Skidmore does a fine job of telling a complicated story that ends happily as Henry, now Henry VII, founded the Tudor dynasty...




An engrossing, probably definitive background to one of the most powerful dynasties in British history.

Americans vaguely remember the 1485 Battle of Bosworth Field—with Richard III crying “My kingdom for a horse!” as Henry Tudor’s army closed in—but in England, it occupies the place of our Gettysburg. Richard III’s cry is Shakespeare, not reality, and British historian and Member of Parliament Skidmore (Death and the Virgin Queen: Elizabeth I and the Dark Scandal that Rocked the Throne, 2011, etc.) delves into the archives to tease out the facts. Emphasizing the Tudor family, this is a history of 15th-century English kings, which began brilliantly with Henry V’s 1415 defeat of the French at Agincourt but descended into civil war after the 1422 accession of his son, Henry VI, who was weak, probably insane and long-lived. For more than 50 years, two parties, the Lancasters and the Yorks, fought for the power the king was incapable of wielding. Owen Tudor (1400–1461), a minor Welsh noble, married Henry V’s widow. This gave his grandson a distant claim to the throne, but the deaths of so many royal Lancasters made him the leading claimant when he defeated Richard III at Bosworth, and his marriage to Elizabeth of York united the families, bringing relative peace. Even educated readers will flinch at the relentless deceit, betrayal, treason and bloodshed that characterized 15th-century English politics, and they may have difficulty distinguishing the cast of characters since nobles passed the identical title to their heirs and women tended to be named Margaret or Elizabeth.

Skidmore does a fine job of telling a complicated story that ends happily as Henry, now Henry VII, founded the Tudor dynasty that included his son, Henry VIII, and granddaughter, Elizabeth.

Pub Date: Jan. 14, 2014

ISBN: 978-0-312-54139-2

Page Count: 464

Publisher: St. Martin's

Review Posted Online: Oct. 20, 2013

Kirkus Reviews Issue: Nov. 1, 2013

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The author's youthfulness helps to assure the inevitable comparison with the Anne Frank diary although over and above the...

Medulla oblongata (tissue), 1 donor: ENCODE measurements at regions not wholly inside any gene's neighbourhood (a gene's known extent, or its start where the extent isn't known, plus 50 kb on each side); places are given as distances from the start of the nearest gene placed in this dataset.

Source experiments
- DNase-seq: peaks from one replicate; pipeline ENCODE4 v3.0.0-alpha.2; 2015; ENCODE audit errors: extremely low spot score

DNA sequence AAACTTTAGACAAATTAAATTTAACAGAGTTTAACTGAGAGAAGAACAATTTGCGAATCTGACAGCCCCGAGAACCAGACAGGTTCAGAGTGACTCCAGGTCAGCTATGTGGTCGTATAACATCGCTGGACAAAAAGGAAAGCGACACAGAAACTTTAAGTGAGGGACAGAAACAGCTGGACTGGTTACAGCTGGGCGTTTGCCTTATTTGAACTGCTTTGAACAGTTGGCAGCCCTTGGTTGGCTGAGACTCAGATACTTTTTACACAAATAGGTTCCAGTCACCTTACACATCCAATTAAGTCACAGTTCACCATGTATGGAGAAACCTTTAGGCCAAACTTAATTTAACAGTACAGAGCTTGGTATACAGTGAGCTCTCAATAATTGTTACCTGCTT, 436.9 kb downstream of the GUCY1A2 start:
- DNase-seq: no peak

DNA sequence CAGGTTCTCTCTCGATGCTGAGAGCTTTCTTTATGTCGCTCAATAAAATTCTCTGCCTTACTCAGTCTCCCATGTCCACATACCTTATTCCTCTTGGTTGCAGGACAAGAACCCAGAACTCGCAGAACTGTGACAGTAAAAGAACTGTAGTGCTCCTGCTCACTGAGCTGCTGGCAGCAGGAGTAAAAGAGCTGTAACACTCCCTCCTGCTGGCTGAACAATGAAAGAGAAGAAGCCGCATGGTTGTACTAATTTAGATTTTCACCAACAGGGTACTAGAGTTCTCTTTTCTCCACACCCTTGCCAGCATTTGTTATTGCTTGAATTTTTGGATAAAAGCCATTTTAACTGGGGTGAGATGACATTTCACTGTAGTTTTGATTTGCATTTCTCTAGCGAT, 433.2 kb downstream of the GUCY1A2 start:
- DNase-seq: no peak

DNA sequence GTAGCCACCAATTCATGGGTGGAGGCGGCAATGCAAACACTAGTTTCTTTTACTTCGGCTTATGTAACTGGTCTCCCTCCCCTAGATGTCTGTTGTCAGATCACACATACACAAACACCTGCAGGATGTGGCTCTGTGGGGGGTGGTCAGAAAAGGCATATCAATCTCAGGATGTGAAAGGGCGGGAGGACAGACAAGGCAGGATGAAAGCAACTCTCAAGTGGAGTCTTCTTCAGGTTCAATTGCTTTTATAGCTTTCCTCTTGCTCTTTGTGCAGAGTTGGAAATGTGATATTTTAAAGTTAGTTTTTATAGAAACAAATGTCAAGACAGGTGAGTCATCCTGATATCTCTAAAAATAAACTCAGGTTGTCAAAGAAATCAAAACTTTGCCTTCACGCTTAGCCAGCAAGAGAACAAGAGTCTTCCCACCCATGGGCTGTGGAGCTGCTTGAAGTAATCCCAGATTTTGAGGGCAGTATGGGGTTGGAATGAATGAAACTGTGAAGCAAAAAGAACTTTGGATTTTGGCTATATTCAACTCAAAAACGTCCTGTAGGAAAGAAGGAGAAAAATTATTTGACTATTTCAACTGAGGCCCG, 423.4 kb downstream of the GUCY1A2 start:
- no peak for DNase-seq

Elie Wiesel spent his early years in a small Transylvanian town as one of four children. 

He was the only one of the family to survive what Francois Maurois, in his introduction, calls the "human holocaust" of the persecution of the Jews, which began with the restrictions, the singularization of the yellow star, the enclosure within the ghetto, and went on to the mass deportations to the ovens of Auschwitz and Buchenwald. There are unforgettable and horrifying scenes here in this spare and sombre memoir of this experience of the hanging of a child, of his first farewell with his father who leaves him an inheritance of a knife and a spoon, and of his last goodbye at Buchenwald his father's corpse is already cold let alone the long months of survival under unconscionable conditions. 

The author's youthfulness helps to assure the inevitable comparison with the Anne Frank diary although over and above the sphere of suffering shared, and in this case extended to the death march itself, there is no spiritual or emotional legacy here to offset any reader reluctance.

Pub Date: Jan. 16, 2006

ISBN: 0374500010

Page Count: 120

Publisher: Hill & Wang

Review Posted Online: Oct. 7, 2011

Kirkus Reviews Issue: Jan. 15, 2006

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For Howard Zinn, long-time civil rights and anti-war activist, history and ideology have a lot in common. Since he thinks that everything is in someone's interest, the historian—Zinn posits—has to figure out whose interests he or she is defining/defending/reconstructing (hence one of his previous books, The Politics of History). Zinn has no doubts about where he stands in this "people's history": "it is a history disrespectful of governments and respectful of people's movements of resistance." So what we get here, instead of the usual survey of wars, presidents, and institutions, is a survey of the usual rebellions, strikes, and protest movements. Zinn starts out by depicting the arrival of Columbus in North America from the standpoint of the Indians (which amounts to their standpoint as constructed from the observations of the Europeans); and, after easily establishing the cultural disharmony that ensued, he goes on to the importation of slaves into the colonies. Add the laborers and indentured servants that followed, plus women and later immigrants, and you have Zinn's amorphous constituency. To hear Zinn tell it, all anyone did in America at any time was to oppress or be oppressed; and so he obscures as much as his hated mainstream historical foes do—only in Zinn's case there is that absurd presumption that virtually everything that came to pass was the work of ruling-class planning: this amounts to one great indictment for conspiracy. Despite surface similarities, this is not a social history, since we get no sense of the fabric of life. Instead of negating the one-sided histories he detests, Zinn has merely reversed the image; the distortion remains.

Pub Date: Jan. 1, 1979

ISBN: 0061965588

Page Count: 772

Publisher: Harper & Row

Review Posted Online: May 26, 2012

Kirkus Reviews Issue: Jan. 1, 1979

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